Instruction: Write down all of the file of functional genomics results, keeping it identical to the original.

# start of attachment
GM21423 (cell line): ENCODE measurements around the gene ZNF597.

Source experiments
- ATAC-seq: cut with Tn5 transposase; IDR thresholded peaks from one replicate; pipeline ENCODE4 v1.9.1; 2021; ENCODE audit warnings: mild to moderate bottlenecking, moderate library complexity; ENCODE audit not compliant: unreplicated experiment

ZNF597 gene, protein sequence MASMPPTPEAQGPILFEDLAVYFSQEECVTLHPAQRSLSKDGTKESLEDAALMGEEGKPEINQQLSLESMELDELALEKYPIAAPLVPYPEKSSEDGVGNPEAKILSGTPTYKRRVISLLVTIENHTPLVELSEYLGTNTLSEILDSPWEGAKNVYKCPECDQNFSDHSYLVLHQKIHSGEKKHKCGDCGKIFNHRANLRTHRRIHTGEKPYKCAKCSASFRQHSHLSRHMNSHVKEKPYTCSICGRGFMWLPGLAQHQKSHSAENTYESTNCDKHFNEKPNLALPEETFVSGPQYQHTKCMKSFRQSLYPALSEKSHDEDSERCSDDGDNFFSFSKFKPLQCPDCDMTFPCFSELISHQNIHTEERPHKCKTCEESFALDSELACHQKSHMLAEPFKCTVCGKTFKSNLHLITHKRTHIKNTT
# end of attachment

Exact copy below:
GM21423 (cell line): ENCODE measurements around the gene ZNF597.

Source experiments
- ATAC-seq: cut with Tn5 transposase; IDR thresholded peaks from one replicate; pipeline ENCODE4 v1.9.1; 2021; ENCODE audit warnings: mild to moderate bottlenecking, moderate library complexity; ENCODE audit not compliant: unreplicated experiment

ZNF597 gene, protein sequence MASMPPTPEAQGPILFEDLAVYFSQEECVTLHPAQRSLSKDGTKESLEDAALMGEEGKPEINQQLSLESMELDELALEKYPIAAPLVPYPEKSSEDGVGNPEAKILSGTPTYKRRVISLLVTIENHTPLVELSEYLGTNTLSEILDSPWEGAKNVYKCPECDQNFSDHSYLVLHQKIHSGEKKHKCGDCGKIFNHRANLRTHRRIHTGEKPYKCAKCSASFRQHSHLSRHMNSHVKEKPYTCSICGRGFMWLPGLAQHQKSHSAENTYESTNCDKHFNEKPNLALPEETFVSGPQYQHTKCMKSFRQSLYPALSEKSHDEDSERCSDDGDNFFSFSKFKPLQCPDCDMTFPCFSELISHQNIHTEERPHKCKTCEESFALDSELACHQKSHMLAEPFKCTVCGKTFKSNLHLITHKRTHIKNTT